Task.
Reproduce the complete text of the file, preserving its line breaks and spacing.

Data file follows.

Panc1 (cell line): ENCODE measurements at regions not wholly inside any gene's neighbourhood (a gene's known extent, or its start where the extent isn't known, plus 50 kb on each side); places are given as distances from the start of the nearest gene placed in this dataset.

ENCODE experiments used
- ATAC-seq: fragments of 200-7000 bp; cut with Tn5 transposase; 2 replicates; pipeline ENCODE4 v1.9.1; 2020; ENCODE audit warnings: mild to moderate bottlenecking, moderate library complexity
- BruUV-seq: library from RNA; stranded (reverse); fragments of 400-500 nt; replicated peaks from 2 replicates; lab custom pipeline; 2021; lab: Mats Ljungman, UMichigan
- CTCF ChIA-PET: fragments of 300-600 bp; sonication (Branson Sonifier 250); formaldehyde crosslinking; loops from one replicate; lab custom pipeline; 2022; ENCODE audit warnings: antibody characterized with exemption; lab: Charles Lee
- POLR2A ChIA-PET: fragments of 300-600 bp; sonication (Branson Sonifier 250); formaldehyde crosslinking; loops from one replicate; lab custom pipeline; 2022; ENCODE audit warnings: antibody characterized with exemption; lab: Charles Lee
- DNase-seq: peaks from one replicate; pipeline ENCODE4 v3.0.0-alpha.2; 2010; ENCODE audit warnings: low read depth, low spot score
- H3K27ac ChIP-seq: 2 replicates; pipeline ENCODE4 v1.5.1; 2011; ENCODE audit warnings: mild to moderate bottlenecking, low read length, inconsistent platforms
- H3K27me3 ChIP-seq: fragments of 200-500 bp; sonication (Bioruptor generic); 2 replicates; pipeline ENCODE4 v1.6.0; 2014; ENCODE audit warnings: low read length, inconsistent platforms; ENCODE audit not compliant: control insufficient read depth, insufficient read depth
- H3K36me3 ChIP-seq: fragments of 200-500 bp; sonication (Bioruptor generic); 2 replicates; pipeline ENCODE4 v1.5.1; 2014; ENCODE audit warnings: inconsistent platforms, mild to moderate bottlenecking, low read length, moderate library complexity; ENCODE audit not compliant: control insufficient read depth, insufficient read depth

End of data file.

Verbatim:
Panc1 (cell line): ENCODE measurements at regions not wholly inside any gene's neighbourhood (a gene's known extent, or its start where the extent isn't known, plus 50 kb on each side); places are given as distances from the start of the nearest gene placed in this dataset.

ENCODE experiments used
- ATAC-seq: fragments of 200-7000 bp; cut with Tn5 transposase; 2 replicates; pipeline ENCODE4 v1.9.1; 2020; ENCODE audit warnings: mild to moderate bottlenecking, moderate library complexity
- BruUV-seq: library from RNA; stranded (reverse); fragments of 400-500 nt; replicated peaks from 2 replicates; lab custom pipeline; 2021; lab: Mats Ljungman, UMichigan
- CTCF ChIA-PET: fragments of 300-600 bp; sonication (Branson Sonifier 250); formaldehyde crosslinking; loops from one replicate; lab custom pipeline; 2022; ENCODE audit warnings: antibody characterized with exemption; lab: Charles Lee
- POLR2A ChIA-PET: fragments of 300-600 bp; sonication (Branson Sonifier 250); formaldehyde crosslinking; loops from one replicate; lab custom pipeline; 2022; ENCODE audit warnings: antibody characterized with exemption; lab: Charles Lee
- DNase-seq: peaks from one replicate; pipeline ENCODE4 v3.0.0-alpha.2; 2010; ENCODE audit warnings: low read depth, low spot score
- H3K27ac ChIP-seq: 2 replicates; pipeline ENCODE4 v1.5.1; 2011; ENCODE audit warnings: mild to moderate bottlenecking, low read length, inconsistent platforms
- H3K27me3 ChIP-seq: fragments of 200-500 bp; sonication (Bioruptor generic); 2 replicates; pipeline ENCODE4 v1.6.0; 2014; ENCODE audit warnings: low read length, inconsistent platforms; ENCODE audit not compliant: control insufficient read depth, insufficient read depth
- H3K36me3 ChIP-seq: fragments of 200-500 bp; sonication (Bioruptor generic); 2 replicates; pipeline ENCODE4 v1.5.1; 2014; ENCODE audit warnings: inconsistent platforms, mild to moderate bottlenecking, low read length, moderate library complexity; ENCODE audit not compliant: control insufficient read depth, insufficient read depth